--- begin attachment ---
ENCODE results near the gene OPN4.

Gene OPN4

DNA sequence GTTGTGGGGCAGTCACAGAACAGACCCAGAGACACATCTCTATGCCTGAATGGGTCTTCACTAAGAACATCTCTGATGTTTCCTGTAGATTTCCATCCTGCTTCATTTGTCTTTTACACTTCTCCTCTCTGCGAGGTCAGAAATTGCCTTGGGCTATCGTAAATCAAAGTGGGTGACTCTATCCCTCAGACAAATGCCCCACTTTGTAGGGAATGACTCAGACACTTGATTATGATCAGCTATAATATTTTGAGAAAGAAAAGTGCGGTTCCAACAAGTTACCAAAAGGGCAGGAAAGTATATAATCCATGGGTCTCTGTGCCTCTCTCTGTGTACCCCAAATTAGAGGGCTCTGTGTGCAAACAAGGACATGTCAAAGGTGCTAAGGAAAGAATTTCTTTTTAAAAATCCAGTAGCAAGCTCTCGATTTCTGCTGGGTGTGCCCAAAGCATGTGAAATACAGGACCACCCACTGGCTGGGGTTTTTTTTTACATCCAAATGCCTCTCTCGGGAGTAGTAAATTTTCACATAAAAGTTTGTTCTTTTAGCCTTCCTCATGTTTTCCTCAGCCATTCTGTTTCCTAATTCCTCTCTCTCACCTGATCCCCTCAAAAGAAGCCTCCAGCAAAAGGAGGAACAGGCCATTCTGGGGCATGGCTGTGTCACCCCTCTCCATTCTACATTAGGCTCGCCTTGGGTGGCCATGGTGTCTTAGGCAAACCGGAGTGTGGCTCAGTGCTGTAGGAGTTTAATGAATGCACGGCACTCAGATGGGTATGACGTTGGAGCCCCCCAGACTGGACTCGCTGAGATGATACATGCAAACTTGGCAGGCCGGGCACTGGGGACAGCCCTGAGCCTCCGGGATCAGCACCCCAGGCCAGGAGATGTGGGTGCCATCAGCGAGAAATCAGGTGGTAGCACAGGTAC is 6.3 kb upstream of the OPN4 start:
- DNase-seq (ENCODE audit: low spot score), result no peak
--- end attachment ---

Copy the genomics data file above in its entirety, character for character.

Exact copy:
ENCODE results near the gene OPN4.

Gene OPN4

DNA sequence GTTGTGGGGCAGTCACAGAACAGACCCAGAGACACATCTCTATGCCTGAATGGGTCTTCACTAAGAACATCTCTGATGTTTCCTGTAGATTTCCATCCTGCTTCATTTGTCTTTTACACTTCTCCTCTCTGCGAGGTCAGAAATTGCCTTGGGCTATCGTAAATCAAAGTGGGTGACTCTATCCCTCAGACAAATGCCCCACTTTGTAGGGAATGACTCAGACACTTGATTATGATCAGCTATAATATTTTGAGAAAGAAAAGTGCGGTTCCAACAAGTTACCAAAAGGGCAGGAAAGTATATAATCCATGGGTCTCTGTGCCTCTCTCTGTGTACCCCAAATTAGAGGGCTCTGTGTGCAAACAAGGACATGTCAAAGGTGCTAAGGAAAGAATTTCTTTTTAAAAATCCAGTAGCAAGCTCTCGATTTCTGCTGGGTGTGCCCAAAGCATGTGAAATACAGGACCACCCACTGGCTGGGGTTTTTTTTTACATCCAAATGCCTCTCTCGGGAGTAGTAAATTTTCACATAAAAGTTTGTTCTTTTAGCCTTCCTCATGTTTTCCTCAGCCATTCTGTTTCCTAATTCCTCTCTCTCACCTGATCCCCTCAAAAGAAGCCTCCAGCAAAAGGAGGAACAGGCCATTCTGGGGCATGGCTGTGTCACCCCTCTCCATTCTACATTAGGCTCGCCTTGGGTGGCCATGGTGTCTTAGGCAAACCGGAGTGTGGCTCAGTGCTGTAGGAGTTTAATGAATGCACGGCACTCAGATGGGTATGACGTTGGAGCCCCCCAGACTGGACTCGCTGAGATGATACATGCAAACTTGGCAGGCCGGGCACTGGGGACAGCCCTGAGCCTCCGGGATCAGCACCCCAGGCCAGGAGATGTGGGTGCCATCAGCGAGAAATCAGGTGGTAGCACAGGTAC is 6.3 kb upstream of the OPN4 start:
- DNase-seq (ENCODE audit: low spot score), result no peak